US, WASHINGTON (ORDO NEWS) — According to a new study, life can flourish in an atmosphere of 100% hydrogen. A discovery can completely change our understanding of how and where life can exist in the universe.
For research, a team of scientists led by Sarah Seager, an astrophysicist and planetologist at the Massachusetts Institute of Technology (MIT), conducted experiments with the bacteria Escherichia coli or E. Coli, and yeast. They placed these species in a 100% hydrogen atmosphere. And, incredibly, the microbes survived, showing how life can live in such an extreme atmosphere. In comparison, hydrogen makes up less than one millionth of the Earth’s atmosphere, which consists mainly of nitrogen.
“I want to push astronomers to broader thinking about which planets can be inhabited,” Seeger said. “Biologists, if they ever thought about hydrogen-rich atmospheres, would say that it’s normal, because hydrogen is not known to be toxic to life,” she said. However, she noted, astronomers “have no evidence that life can survive in an atmosphere where hydrogen prevails, so our job was to provide clear and concise experimental evidence that this is so.”
Thus, Seager explained, researchers could consider exploring exoplanets or planets outside the solar system, which they would not otherwise consider as potentially possible to sustain life. In addition, since heavy hydrogen atmospheres are usually larger in diameter, it would be easier to detect using some observational methods, she added.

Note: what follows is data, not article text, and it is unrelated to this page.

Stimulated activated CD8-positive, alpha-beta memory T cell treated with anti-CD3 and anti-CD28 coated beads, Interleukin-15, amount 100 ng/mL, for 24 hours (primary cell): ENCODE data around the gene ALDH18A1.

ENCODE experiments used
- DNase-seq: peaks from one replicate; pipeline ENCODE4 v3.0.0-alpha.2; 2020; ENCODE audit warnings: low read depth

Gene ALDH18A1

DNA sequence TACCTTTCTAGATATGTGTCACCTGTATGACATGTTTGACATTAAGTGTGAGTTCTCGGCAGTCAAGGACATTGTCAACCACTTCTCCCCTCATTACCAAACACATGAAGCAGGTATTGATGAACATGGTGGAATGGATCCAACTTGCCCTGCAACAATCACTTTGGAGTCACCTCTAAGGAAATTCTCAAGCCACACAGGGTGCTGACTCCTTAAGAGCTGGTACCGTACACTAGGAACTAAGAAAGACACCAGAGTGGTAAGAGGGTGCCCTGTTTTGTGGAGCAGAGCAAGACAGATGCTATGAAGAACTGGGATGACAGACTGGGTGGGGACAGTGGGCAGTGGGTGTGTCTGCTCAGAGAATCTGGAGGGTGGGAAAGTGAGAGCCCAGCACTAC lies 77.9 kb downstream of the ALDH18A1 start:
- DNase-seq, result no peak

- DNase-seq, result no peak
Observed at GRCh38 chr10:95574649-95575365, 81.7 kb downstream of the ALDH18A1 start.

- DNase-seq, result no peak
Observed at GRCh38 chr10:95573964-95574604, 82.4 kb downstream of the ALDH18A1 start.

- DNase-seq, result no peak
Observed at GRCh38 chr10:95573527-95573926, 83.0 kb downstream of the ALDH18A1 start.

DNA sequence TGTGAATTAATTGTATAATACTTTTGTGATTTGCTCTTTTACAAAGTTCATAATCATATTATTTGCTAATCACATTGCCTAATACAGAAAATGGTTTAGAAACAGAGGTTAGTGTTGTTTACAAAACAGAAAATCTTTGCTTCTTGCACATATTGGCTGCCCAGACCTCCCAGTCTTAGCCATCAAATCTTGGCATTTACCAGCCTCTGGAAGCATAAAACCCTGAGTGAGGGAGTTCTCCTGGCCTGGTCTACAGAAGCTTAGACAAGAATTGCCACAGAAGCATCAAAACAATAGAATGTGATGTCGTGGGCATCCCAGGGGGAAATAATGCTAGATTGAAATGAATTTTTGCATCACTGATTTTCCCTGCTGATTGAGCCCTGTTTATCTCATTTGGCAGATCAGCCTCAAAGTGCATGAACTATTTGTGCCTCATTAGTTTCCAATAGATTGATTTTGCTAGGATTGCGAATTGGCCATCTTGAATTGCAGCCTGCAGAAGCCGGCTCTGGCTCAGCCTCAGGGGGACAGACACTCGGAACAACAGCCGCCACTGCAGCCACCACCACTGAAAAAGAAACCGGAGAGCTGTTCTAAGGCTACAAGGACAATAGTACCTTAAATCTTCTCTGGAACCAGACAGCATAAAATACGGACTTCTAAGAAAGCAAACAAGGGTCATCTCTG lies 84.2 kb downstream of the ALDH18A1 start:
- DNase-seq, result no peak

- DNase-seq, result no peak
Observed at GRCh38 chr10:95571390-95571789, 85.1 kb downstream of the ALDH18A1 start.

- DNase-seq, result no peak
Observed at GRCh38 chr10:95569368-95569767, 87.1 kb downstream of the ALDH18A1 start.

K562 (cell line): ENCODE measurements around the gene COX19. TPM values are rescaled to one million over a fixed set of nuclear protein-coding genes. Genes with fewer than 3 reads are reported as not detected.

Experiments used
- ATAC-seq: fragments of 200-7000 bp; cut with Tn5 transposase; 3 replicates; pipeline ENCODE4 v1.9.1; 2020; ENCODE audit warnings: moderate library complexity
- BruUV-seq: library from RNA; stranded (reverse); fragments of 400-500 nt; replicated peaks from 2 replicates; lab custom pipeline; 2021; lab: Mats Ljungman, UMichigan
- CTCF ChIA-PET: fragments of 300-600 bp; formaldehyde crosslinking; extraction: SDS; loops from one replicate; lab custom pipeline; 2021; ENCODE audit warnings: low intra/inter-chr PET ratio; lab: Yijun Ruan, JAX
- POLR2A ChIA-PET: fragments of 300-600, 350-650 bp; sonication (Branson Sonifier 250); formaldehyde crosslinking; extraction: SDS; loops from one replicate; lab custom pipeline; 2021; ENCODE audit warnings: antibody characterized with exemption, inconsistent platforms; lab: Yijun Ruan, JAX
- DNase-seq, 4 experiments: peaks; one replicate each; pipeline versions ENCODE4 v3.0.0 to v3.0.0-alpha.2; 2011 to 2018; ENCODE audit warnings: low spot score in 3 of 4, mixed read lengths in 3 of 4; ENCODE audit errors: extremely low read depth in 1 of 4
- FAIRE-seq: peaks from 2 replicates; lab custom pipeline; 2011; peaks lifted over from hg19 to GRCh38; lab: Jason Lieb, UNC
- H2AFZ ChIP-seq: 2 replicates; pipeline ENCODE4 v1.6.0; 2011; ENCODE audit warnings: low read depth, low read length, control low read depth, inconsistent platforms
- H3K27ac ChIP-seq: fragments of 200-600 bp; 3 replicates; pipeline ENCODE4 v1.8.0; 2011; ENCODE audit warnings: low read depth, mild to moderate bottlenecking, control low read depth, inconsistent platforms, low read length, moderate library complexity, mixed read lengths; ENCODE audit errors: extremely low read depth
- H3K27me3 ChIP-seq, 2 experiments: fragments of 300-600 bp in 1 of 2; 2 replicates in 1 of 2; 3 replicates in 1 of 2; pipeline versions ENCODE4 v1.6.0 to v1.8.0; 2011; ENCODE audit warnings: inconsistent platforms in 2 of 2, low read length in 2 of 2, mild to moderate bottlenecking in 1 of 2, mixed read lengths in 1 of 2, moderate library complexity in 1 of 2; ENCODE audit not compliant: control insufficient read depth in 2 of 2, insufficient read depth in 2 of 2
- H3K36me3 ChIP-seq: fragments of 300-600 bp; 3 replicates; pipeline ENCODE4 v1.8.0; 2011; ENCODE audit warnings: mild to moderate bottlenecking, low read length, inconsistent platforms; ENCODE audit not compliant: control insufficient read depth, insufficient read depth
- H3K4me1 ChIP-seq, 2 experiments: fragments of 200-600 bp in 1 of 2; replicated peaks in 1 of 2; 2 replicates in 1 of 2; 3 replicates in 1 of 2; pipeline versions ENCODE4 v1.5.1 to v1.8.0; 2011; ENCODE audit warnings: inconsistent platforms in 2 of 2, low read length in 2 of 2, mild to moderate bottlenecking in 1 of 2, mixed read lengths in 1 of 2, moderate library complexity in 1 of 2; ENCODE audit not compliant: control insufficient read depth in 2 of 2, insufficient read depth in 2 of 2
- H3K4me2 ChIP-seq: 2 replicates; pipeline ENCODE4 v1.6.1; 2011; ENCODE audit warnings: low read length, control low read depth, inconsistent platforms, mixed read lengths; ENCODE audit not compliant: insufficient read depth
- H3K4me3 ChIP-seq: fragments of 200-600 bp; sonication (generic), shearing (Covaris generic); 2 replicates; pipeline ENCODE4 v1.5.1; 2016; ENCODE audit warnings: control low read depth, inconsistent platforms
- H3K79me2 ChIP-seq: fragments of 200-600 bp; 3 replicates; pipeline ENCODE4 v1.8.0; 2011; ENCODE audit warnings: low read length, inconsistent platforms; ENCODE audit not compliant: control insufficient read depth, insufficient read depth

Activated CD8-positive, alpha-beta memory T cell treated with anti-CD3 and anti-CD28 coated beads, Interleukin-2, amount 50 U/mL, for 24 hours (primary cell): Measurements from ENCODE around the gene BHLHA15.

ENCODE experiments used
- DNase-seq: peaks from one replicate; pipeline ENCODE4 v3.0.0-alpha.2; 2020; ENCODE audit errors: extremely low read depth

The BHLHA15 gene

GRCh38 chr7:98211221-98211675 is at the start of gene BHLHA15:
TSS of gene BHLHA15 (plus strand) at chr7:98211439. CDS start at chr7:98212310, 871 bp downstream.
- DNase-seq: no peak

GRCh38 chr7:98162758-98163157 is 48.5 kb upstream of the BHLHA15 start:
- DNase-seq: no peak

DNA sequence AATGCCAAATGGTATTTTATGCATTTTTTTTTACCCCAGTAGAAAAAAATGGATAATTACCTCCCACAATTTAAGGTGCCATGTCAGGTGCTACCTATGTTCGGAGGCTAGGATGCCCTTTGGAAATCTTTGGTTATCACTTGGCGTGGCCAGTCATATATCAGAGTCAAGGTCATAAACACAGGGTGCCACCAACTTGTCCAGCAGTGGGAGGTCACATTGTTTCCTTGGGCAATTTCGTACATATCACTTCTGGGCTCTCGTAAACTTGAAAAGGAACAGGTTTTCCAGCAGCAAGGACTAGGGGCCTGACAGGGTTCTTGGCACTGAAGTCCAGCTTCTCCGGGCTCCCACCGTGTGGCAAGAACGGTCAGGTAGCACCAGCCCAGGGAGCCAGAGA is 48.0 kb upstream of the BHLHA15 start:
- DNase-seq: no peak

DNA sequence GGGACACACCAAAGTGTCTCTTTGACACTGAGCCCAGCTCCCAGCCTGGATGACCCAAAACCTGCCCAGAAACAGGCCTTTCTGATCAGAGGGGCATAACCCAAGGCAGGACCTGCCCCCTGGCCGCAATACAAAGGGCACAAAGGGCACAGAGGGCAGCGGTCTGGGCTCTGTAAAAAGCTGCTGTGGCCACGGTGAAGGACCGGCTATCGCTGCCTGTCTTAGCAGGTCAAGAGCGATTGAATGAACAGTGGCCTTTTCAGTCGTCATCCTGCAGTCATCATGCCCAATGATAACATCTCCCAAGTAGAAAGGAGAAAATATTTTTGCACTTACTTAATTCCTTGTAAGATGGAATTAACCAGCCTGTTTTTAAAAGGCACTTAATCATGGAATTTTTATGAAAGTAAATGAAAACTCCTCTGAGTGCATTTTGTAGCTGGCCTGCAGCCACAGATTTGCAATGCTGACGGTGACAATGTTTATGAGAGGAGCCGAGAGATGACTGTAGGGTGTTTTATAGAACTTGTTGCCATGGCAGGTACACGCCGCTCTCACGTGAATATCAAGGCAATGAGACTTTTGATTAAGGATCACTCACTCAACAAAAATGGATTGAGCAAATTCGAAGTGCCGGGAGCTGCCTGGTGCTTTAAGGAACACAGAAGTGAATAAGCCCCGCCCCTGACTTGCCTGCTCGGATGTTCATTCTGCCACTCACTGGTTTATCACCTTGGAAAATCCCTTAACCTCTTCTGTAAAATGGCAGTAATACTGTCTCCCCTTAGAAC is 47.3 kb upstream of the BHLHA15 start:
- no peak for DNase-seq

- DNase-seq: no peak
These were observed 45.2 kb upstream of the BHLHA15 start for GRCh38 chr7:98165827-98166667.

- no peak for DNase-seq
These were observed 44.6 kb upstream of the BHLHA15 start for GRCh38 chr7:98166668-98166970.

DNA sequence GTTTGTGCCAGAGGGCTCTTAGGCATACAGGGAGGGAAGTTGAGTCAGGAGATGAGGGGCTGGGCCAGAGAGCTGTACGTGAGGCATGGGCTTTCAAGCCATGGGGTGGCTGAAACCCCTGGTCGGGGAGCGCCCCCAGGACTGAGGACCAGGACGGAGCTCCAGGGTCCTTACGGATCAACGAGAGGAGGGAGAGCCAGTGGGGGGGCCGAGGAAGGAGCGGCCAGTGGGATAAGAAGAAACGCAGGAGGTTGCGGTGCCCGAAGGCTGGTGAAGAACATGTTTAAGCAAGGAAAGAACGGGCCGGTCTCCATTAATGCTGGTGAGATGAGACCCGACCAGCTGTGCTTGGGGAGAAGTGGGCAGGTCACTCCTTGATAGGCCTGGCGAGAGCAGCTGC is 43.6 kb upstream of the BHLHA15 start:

The microbes that Seager and her team studied in the lab grew slower in a 100% hydrogen atmosphere than in a “normal” earth environment, Seager said. She’s several times slower for E. coli and several hundred times slower for yeast, she said. However, she added that “this is not too surprising, because without oxygen, microbes should get all their food from fermentation, and this does not give so much energy.”
Although this experiment showed how life can survive in an atmosphere of pure hydrogen, scientists do not expect to find exoplanets with such an atmosphere. And yet, they hope to find several exoplanets with an atmosphere dominated by hydrogen, Seager said.
“These findings are especially important for finding life, because although we have not found such planets, astronomers believe that there are probably large rocky exoplanets with a thin, hydrogen-rich atmosphere,” Seager said.
“We don’t yet know such planets,” said Seager. “The theory says that they must exist … However, Jupiter, Saturn, Uranus, Neptune, giant exoplanets and mini Neptunes all have atmospheres dominated by H2 [hydrogen] and He [helium] – although no one thinks that life exists there “.
In the future, knowing that life can survive in hydrogen, researchers can expand their observations of distant exoplanets and their atmosphere. They could broaden their eyes to look for planets that they could lose sight of when making observations using existing technologies. In addition, when instruments such as the James Webb Space Telescope (NASA) are launched into space (the space telescope is currently being prepared for launch in March 2021), they will be able to receive even better observations.
This work was published May 4 in the journal Nature Astronomy.
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